In an era when we have endured so much scandal, so much embarrassingly improper behavior by high public officials, one might have reasonably predicted that Sen. John Ashcroft would be the least controversial of all George W. Bush's Cabinet nominations. Ashcroft has the cleanest record of any of the nominees.
Ashcroft is known as a man of honor and integrity, respected by both friends and ideological opponents. In the many times he ran for public office, no enemies ever produced a scent of scandal.
Do the prevailing powers in Washington, D.C., feel threatened by the very presence of a man who can't be bought with sex or money and who has no past liaisons with which he can be blackmailed? Do they feel uncomfortable with a man whose most playful escapade is singing in a barbershop quartet?
To use a famous political line uttered in another context, "Have the Democrats no sense of decency?"
There probably has never been a man nominated for attorney general with better qualifications for the post. If one were to write a job description for U.S. attorney general, it would be John Ashcroft's resume: law professor, two-term state attorney general, two-term governor, U.S. senator serving on the Judiciary Committee.
Ashcroft has another asset that makes him particularly qualified in the 21st century, and will mark a dramatic turnaround in the technology area from the current administration. Ashcroft is a leading defender of the right of individuals to use computers and e-mail without the sort of government spying advocated by Janet Reno and Louis Freeh.
Where are all those liberals who have been saying that qualifications are the only factor that matters, that we should never use an ideological litmus test? Are they fearful that Ashcroft will clean out Reno's corrupt Justice Department?
The most insulting question being asked is, will Ashcroft enforce the law? Ashcroft is obviously a man who believes deeply in the rule of law. The Democrats' real fear is that he will enforce the law instead of bending it for partisan political purposes as Reno has done, or bypassing it altogether as Bill Lann Lee has done.
The liberals are trying to make a case against Ashcroft for voting against one of Clinton's nominees to the federal bench, Ronnie White. As a state judge, he had voted to overturn the death penalty for a notoriously vicious murderer, James R. Johnson (who happens to be white).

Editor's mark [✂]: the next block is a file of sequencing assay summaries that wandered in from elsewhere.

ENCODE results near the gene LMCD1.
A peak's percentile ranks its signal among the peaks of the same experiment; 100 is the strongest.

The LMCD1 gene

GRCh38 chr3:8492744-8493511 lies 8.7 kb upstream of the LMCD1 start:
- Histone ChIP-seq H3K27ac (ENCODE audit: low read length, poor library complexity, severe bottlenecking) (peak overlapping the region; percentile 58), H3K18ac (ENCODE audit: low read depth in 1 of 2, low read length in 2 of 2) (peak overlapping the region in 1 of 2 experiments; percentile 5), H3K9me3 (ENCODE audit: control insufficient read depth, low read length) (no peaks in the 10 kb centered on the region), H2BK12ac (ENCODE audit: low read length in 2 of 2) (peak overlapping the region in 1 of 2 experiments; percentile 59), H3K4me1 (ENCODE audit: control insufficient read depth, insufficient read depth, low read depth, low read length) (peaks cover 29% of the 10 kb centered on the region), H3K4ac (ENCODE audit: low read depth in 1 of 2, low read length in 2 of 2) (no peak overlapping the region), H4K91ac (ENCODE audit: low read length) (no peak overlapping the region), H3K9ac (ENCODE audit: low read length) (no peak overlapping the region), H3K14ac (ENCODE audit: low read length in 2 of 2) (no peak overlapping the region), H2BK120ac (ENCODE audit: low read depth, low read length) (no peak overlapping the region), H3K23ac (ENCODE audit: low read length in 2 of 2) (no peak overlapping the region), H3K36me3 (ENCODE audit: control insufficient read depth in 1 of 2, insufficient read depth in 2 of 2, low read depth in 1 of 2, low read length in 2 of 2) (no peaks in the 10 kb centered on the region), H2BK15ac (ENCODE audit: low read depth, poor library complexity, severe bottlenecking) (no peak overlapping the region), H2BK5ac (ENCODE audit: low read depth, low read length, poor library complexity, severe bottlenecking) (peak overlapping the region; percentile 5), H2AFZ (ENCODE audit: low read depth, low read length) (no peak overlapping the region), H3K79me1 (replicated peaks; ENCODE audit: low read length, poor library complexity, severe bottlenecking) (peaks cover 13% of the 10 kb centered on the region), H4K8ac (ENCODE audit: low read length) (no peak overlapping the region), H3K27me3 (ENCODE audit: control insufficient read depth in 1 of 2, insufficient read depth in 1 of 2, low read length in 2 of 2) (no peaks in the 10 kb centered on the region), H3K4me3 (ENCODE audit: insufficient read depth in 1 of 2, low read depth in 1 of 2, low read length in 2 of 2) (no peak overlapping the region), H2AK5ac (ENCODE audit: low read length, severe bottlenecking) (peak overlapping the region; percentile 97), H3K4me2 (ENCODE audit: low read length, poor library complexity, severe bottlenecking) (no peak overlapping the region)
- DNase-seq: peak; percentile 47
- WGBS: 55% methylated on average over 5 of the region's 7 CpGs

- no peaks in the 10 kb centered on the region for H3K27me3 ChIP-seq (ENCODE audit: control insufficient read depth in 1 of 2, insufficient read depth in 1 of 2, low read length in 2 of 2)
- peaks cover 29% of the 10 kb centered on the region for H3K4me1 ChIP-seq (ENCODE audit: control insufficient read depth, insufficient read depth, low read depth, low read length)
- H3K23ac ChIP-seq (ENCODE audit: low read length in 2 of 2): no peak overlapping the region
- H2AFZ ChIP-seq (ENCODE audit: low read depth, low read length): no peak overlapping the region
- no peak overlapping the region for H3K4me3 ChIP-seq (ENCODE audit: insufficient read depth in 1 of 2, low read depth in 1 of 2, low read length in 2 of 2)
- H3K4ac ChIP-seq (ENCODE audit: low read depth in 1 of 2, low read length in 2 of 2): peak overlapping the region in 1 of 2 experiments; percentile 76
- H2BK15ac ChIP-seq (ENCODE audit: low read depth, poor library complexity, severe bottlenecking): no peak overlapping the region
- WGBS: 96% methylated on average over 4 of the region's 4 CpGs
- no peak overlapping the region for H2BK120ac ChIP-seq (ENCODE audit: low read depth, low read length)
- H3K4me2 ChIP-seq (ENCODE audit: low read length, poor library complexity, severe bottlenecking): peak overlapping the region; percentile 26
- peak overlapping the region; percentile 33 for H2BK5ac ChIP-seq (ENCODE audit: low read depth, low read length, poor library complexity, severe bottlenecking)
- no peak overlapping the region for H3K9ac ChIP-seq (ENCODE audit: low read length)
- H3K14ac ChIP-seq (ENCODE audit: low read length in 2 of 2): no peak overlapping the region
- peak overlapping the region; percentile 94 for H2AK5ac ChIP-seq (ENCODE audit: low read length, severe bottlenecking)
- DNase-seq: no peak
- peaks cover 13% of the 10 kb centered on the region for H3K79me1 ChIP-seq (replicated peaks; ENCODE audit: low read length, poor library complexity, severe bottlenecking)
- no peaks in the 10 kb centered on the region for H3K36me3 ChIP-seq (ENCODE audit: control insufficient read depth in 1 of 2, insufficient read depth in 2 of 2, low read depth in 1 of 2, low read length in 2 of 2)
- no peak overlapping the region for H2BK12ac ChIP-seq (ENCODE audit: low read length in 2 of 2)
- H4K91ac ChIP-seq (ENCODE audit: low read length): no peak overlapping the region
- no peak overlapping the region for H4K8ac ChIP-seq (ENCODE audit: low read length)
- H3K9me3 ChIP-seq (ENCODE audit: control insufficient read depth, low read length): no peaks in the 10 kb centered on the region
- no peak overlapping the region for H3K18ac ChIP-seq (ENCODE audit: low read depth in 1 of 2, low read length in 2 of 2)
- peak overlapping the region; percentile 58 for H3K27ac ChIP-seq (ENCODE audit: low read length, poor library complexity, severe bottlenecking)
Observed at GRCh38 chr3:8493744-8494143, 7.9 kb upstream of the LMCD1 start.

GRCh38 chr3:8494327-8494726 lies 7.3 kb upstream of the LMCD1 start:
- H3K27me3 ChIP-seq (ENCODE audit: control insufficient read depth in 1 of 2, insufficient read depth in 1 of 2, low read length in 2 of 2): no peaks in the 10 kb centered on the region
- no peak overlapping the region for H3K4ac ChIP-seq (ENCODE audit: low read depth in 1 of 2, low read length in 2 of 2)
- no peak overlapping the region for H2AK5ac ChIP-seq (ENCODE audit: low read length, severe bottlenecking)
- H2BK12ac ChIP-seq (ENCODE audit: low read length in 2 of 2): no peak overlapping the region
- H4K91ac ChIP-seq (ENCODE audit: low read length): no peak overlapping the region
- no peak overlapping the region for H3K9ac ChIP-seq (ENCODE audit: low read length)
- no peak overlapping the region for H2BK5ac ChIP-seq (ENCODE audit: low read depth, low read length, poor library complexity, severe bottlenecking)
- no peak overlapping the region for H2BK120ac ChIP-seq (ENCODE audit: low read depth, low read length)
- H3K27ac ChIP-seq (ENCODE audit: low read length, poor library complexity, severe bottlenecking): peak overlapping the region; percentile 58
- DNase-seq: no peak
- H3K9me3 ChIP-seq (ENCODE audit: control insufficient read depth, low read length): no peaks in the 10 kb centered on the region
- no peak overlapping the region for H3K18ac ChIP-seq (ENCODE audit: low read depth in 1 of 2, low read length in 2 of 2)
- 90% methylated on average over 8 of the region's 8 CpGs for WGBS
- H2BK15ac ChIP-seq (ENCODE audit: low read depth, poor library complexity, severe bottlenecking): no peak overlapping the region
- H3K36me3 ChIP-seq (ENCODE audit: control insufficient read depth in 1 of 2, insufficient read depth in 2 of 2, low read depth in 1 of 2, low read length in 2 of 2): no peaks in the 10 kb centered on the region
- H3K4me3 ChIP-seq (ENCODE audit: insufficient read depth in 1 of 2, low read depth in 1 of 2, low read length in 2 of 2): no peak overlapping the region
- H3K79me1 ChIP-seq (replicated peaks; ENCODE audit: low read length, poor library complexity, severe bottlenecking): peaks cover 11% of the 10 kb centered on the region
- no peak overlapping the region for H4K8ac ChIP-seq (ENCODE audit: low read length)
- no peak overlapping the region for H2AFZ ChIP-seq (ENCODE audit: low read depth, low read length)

White's confirmation was predictably and vehemently
opposed by the Missouri law enforcement community. The Democrats are trying to change this clear law-and-order issue into allegations of "racism" and other inflammatory epithets, but the facts of the case are not in dispute.
Johnson shot a deputy sheriff in the back of the head and then shot him in the forehead to make sure he was dead. Then, Johnson drove to the home of the sheriff and fired a semiautomatic rifle five times at the sheriff's wife while she was leading a prayer service; she died in front of her family.
Johnson then went to the sheriff's office, shot the sheriff four times and killed him. A female deputy sheriff happened to arrive at the office and Johnson shot her as she was getting out of her car; she died on the pavement.
Johnson was convicted of four counts of first-degree murder and sentenced to death. White disagreed.
Every single Republican in the Senate voted against rewarding White with lifetime tenure on the federal court, and their vote had nothing to do with racism. Actually, the Republicans should have voted against most of Clinton's nominees because they are reliably activist liberals who have passed his pro-abortion litmus test.
If voting against a black judicial nominee is "racist," then it's also fair to call "racist" the Democratic senators who voted against Clarence Thomas in 1991. Twenty-two of them are still in the Senate.
When the Ashcroft nomination was announced, his Senate colleagues generally spoke well of him and the big Missouri radio station (which had relentlessly urged the voters to vote for a dead man instead of Ashcroft on Nov. 7) was unable to find any Democratic senator to do an on-air interview against him.
Former Illinois Sen. Paul Simon said about Ashcroft, "He'll call it straight and I don't think any political pressures are going to force him into doing something that he thinks is wrong."
Ever since (but certainly not before) George W. Bush was proclaimed president-elect, the Democrats have been bleating about the Republicans' obligation to be "bipartisan." So, Trent Lott and the Senate Republicans gave them a sweetheart deal of 50 percent Democrats on each Senate committee and 50 percent of Senate committee funding.
The assault on Ashcroft shows that the Daschle Democrats have no intention of being bipartisan or even fair or civil. "Bipartisanship" is a one-way street that leads to policy and personnel victories for the Democrats.